The coefficient of variation of an ecosystem function (e.g., aerial biomass, growing season length) measured on several occasions is a standard measure of temporal variation; i.e., the reciprocal of stability. Using this metric, three key variables determine the temporal variability of a plant community [27]: (i) species asynchrony, (ii) species temporal variance and (iii) species average functioning. Species asynchrony is a measure of how temporally de-correlated is the functioning of each species relative to the others in the community. The variability of a plant community will be low (i.e., stability will be high) if species asynchrony is high and if species temporal variance is low [27]. The above principles can be scaled-up to the landscape level such that the variability is this time determined by: (i) community asynchrony, (ii) community temporal variance and (iii) community average functioning. For the diversity of plant assemblages to stabilize the functioning of ecosystems, the expectation is that community asynchrony is an important determinant, while community temporal variance is comparatively less important. High spatial variability in the average functioning of communities is also stabilizing because it buffers differences among landscapes.

The objective of this study was to evaluate whether the growing season phenology of wetland plant communities within landscapes is determined by climatic and edaphic factors, by the diversity of species within plant communities, or by the diversity of plant assemblages among communities. The approach that we developed in this paper consists of partitioning the growing season phenology of plant communities (green-up and green-down dates, and growing season length) into five components using linear models: (i) Landscape identity, (ii) Community temporal variance, (iii) Community average functioning, (iv) Species richness and (v) Community asynchrony. We present a schematic view of the nested design of our study (Fig. 1) and the partitioning of the variation in plant phenology components (Fig. 2). Disentangling between these alternative scenarios is critical because they involve different management scales and policies. We also provide a direct test of the diversity-stability relationship using the species richness of individual communities as a measure of plant diversity and the coefficient of variation of plant phenology as a standard measure of temporal variation.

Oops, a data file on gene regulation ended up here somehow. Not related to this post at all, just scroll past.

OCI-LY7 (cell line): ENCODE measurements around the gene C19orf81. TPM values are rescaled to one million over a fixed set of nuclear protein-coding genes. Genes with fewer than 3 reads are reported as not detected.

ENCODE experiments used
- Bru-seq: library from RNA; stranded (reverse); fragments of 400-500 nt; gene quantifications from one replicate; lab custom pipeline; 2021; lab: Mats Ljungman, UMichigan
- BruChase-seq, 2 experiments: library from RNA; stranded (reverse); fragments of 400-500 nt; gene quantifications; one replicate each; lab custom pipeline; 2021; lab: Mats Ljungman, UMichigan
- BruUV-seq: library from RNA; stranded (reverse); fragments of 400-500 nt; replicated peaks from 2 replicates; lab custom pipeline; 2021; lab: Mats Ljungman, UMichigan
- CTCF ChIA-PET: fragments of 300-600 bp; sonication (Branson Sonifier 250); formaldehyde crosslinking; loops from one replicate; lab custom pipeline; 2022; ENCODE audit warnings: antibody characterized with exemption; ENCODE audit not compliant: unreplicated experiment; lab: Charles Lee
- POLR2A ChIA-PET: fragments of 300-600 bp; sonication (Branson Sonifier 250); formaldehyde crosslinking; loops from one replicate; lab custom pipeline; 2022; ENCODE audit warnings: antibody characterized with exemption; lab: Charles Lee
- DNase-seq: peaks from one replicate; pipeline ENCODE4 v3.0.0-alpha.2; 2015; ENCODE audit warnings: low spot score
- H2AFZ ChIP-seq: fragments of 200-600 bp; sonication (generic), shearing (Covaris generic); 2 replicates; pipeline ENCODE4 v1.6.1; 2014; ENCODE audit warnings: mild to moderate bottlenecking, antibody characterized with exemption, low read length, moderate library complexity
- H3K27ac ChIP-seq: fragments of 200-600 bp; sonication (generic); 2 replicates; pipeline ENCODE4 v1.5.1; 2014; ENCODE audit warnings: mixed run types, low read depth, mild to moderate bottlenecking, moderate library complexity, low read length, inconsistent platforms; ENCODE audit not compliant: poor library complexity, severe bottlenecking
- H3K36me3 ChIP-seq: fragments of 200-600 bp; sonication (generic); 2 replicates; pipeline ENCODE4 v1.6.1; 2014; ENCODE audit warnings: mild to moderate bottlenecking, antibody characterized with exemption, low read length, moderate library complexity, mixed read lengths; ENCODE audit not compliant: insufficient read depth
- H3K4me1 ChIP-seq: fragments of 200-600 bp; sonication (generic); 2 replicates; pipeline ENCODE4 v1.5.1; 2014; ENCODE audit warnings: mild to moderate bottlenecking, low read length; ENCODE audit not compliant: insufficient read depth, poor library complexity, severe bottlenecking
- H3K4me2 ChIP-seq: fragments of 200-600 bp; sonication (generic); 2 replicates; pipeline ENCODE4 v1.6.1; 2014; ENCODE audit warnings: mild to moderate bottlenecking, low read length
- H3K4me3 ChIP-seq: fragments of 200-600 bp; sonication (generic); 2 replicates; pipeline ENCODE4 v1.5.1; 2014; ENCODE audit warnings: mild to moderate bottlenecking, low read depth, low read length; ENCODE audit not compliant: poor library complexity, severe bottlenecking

Fig. 1
figure1

Nested design of this study and definition of each component. Species richness, Community average functioning, Community temporal variance and Community asynchrony are all nested within Landscape identity